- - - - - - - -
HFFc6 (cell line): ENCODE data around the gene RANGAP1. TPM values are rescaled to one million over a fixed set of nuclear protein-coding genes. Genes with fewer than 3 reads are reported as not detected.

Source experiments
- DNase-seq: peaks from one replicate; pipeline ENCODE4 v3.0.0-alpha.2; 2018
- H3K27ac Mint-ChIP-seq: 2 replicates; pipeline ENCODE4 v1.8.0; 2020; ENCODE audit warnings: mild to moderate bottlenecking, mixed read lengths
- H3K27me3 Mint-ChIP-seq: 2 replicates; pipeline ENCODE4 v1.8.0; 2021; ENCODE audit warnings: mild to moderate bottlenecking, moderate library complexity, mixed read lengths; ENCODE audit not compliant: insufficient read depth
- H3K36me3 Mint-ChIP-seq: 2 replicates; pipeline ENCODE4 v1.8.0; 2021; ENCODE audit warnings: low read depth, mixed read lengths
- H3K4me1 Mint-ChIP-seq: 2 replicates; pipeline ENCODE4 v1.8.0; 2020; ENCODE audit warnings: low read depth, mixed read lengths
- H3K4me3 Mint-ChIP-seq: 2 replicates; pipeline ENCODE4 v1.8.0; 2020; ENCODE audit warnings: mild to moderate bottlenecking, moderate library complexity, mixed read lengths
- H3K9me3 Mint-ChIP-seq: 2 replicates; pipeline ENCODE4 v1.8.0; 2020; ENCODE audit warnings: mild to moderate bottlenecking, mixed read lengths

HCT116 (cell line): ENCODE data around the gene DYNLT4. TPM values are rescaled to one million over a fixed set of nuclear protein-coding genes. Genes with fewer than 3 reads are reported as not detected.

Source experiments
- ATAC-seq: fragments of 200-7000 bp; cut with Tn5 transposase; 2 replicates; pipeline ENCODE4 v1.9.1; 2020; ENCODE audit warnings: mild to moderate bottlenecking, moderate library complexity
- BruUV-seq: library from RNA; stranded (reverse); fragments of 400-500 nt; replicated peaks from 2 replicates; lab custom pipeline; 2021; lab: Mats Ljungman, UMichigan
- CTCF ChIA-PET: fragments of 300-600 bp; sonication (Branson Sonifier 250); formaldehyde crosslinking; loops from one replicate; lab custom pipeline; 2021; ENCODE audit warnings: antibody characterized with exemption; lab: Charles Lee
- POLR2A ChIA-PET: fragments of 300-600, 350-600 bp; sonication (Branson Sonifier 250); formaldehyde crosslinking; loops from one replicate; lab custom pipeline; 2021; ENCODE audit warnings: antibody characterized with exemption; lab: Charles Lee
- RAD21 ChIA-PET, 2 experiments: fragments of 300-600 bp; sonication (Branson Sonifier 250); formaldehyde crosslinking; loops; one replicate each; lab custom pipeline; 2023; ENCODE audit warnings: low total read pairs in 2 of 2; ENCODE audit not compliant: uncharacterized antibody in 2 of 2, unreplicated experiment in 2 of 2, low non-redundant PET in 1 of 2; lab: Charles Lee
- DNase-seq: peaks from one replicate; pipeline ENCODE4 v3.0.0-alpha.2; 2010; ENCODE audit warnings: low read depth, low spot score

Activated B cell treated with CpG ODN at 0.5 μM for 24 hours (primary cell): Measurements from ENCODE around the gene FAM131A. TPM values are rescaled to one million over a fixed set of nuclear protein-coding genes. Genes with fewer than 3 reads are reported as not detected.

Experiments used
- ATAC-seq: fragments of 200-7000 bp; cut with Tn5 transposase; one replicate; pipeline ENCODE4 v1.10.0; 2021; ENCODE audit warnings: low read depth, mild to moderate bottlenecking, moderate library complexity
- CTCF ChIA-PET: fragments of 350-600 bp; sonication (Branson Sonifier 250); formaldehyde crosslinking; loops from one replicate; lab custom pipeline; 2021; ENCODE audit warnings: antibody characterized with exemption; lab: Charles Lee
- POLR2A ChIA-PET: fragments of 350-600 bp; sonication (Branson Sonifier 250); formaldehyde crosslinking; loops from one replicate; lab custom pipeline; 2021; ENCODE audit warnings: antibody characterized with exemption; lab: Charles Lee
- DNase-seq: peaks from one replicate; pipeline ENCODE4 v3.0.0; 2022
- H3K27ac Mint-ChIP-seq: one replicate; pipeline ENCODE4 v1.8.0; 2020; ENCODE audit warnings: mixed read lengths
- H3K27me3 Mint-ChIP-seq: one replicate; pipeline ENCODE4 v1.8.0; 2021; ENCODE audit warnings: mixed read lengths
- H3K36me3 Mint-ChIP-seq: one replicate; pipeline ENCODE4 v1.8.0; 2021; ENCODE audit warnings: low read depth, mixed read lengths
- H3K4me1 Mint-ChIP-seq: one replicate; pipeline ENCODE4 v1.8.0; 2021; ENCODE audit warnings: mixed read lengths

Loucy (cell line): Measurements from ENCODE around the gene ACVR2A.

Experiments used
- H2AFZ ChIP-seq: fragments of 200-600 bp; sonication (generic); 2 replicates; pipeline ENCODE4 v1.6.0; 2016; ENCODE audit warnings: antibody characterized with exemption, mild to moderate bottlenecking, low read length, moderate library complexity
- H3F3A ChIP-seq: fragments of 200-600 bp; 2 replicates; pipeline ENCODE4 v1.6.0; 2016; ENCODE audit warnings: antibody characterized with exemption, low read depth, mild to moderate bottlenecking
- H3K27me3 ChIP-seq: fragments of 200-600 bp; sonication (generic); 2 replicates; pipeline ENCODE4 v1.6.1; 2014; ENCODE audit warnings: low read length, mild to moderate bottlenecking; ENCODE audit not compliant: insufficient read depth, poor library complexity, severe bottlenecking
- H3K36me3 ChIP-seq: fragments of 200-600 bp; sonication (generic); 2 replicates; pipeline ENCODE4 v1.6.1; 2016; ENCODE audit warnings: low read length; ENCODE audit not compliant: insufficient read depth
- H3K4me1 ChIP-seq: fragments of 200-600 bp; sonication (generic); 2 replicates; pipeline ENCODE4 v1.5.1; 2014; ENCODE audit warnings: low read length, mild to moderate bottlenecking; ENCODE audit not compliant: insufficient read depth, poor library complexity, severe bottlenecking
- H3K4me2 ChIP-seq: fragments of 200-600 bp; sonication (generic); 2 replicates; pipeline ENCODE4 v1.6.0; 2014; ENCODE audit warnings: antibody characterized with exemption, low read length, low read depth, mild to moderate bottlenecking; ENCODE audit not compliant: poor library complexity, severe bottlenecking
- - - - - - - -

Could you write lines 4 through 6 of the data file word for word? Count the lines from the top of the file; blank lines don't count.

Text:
- H3K27ac Mint-ChIP-seq: 2 replicates; pipeline ENCODE4 v1.8.0; 2020; ENCODE audit warnings: mild to moderate bottlenecking, mixed read lengths
- H3K27me3 Mint-ChIP-seq: 2 replicates; pipeline ENCODE4 v1.8.0; 2021; ENCODE audit warnings: mild to moderate bottlenecking, moderate library complexity, mixed read lengths; ENCODE audit not compliant: insufficient read depth
- H3K36me3 Mint-ChIP-seq: 2 replicates; pipeline ENCODE4 v1.8.0; 2021; ENCODE audit warnings: low read depth, mixed read lengths